duvalcarrie

Artist Edouard Duval Carrie shared his story at Special Collections in the Caribbean Diaspora Oral History Project. Highlights from each of the oral history interviews are available on Twitter, Facebook, and Instagram.

Hill, a Miami resident originally from Jamaica, said his own struggles in the immigration process as a teenager fueled a desire for mentoring new immigrants, as early as his college years. Today he joins a growing list of South Florida community members of Caribbean origin who are telling their stories in the series sponsored by the Florida Division of Cultural Affairs.

So far, more than 20 individuals, including photojournalist Carl Juste, TV Producer/host Elizabeth Guérin, and artist Edouard Duval Carrie have taken part in the series, which spans topics surrounding their various experiences and contributions to the South Florida community in such areas as art and media, education, entrepreneurship, and activism.

“Our interviewees are individuals who are actively involved in a creative blending of their immigration experience with their lives in the United States,” said Special Collections’ Manuscripts Librarian Beatrice Skokan, who led the project, at a July 13 celebration of the series that recognized its first group of participants.

071316-MZachs-0279

UM Libraries Manuscripts Librarian Beatrice Skokan thanks donors during the reception.

Skokan describes the series as an important initiative for Special Collections and its Caribbean Archive, which houses rare maps, books, and correspondence as well as materials that document modern life and families of the Caribbean basin. “The South Florida region, with its multiplicity of migrations, has become an ideal setting for the historical documentation of hemispheric encounters,” Skokan says. “This is about documenting the experience of people who inhabited Caribbean regions from their point of view—unedited by another’s gaze and interpretation.”

Many of the department’s most rare and historical Caribbean materials, dating back to the 1700s, were donated by some of UM’s earliest supporters, underscoring one of the region’s and the University’s enduring strengths. At his January inauguration, President Julio Frenk described a “hemispheric” aspiration as one of four defining visions for the future of the University.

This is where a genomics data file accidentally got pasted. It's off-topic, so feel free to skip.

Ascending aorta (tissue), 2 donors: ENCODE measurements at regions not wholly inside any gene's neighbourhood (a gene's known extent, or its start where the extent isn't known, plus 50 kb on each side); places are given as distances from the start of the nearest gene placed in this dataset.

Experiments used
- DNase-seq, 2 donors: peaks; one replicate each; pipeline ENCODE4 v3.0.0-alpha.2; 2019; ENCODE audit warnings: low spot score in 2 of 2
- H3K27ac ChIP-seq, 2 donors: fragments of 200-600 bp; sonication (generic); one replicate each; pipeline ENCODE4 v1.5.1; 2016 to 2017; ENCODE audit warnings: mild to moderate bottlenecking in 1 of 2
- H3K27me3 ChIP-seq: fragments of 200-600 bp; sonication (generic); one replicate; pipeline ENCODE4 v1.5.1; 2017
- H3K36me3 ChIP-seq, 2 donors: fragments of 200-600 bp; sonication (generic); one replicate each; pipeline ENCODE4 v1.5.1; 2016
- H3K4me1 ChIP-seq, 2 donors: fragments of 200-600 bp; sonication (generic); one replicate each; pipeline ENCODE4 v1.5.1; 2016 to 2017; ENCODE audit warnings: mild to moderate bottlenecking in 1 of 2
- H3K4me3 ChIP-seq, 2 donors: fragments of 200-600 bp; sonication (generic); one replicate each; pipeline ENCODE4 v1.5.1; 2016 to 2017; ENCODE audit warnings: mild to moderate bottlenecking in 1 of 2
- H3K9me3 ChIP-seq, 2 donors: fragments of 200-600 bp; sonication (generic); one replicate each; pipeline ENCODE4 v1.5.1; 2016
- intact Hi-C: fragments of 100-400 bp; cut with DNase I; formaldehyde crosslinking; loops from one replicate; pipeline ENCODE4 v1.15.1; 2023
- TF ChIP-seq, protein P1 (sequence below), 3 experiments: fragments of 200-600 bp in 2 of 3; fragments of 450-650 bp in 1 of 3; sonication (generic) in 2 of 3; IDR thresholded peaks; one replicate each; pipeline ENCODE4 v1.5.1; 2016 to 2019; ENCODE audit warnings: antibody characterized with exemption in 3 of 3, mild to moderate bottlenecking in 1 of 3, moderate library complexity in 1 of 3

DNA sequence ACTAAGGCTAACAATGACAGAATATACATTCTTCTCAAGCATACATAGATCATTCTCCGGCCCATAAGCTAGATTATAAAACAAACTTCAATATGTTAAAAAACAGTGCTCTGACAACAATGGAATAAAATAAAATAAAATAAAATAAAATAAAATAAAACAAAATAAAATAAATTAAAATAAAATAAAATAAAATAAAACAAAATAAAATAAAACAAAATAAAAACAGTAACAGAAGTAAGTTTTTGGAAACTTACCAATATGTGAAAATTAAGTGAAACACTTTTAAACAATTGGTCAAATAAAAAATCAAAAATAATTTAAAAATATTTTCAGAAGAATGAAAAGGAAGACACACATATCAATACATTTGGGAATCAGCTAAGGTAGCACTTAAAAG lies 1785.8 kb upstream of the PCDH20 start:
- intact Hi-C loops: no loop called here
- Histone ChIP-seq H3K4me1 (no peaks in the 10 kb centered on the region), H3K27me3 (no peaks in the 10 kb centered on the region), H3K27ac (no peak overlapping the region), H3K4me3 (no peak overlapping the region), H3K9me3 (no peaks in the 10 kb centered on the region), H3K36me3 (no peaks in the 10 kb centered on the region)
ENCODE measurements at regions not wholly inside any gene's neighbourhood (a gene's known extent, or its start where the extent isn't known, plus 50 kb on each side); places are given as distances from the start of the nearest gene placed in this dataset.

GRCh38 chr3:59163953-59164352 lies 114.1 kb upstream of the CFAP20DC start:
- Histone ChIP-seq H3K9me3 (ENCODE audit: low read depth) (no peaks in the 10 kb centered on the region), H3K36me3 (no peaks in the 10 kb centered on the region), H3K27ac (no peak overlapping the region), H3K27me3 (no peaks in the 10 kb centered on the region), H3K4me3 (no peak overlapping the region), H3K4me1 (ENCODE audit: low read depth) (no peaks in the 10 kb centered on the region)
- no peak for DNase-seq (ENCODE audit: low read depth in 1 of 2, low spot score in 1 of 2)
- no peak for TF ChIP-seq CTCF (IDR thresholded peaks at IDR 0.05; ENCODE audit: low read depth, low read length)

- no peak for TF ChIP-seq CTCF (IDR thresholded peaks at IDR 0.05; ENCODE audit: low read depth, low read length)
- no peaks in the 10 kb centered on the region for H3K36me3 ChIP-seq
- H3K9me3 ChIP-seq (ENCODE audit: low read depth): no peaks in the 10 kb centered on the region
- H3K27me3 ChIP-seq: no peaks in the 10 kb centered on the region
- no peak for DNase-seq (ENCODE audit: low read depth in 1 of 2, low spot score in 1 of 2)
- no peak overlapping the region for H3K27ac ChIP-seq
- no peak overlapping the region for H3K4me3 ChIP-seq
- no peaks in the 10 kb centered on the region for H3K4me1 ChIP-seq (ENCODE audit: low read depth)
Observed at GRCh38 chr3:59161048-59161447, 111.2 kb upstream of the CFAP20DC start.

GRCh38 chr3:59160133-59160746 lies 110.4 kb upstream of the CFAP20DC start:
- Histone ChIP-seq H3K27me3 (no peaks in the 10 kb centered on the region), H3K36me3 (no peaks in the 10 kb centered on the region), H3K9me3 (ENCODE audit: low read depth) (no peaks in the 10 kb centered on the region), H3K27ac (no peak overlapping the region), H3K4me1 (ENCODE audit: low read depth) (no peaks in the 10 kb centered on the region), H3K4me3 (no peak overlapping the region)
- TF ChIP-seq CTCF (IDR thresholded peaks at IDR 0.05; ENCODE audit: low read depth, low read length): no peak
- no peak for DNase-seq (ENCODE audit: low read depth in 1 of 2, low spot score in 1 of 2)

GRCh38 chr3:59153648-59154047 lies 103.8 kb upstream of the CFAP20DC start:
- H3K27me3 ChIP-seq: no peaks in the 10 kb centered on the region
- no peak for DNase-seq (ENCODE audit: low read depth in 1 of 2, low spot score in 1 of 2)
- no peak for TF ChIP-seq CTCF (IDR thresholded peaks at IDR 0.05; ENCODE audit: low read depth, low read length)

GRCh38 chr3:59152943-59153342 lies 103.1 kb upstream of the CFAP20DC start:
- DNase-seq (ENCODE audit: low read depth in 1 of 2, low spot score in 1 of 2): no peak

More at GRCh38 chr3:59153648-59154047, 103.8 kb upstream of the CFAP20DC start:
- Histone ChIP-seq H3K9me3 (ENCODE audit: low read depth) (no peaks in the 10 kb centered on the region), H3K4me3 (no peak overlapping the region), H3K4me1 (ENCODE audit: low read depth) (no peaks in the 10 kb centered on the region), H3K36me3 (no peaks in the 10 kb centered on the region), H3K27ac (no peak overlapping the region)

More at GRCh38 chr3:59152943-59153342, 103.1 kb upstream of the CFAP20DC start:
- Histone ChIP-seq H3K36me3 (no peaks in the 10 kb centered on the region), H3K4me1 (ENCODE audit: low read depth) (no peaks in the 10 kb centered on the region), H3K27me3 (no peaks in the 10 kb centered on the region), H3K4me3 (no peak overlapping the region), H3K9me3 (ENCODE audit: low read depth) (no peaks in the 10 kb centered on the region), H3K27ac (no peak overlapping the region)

071316-MZachs-0397

Oral history donors Marlon Hill (second from right) and Elizabeth Guérin (right) with guests at Special Collections’ Caribbean Voices reception.

The ongoing series is now accessible to students, scholars, and the general public for research on a variety of topics related to South Florida’s Caribbean diaspora. It currently features individuals of Haitian, Dominican, Bahamian, Venezuelan, Cuban, and Colombian origins, among others, with the intent of continued growth as new funding becomes available.

Interviews, which were conducted by Julio Estorino and Lucrèce Louisdhon-Louinis along with Skokan, are accessible from UM Libraries’ website. Additional oral history projects of UM Libraries include the Haitian Diaspora Oral Histories; the Cuban Heritage Collection’s Luis J. Botifoll Oral History Project and Human Rights Oral History Project; and collaborations with National Public Radio’s StoryCorps, including StoryCorps Historias and StoryCorps Military Voices Initiative (carried out with the nonprofit Warmamas), which is currently in process.

Current participants of the Caribbean Diaspora Oral History Project include:

Elizabeth Baez, Artist/Educator

Firelei Báez, Artist

Ronald Bilbao, Legislative Specialist

Lucy Canzoneri-Golden, Artist/Educator

Tiberio Castellanos, Journalist

Edouard Duval Carrié, Artist

Elizabeth Guérin, TV Producer/Host

Roberto Guzmán, Linguist/Writer

Marlon Hill, Attorney

Carl Juste, Photojournalist

Fr. Alejandro López, Priest

Gepsie Metellus, Community Leader

Francisco Portillo, Immigration Activist

María Rodriguez, Activist

Ruby Romero-Issaev, Producer/Marketing Director

Nora Sandigo, Immigration Activist

Althea “Vicki” Silvera, Archivist

Patricia Sowers, Nonprofit Director

Nixon St. Hubert (DJ Nickymix), DJ/Producer

Federico Uribe, Artist

Dr. Freddie G. Young, Educator/Community Leader

This project is sponsored in part by the Department of State, Division of Cultural Affairs, the Florida Council of Arts, and the State of Florida. If you are interested in learning more about this collection, or to recommend someone for this project, please call 305-284-3247.

Event photos by Mitchell Zachs.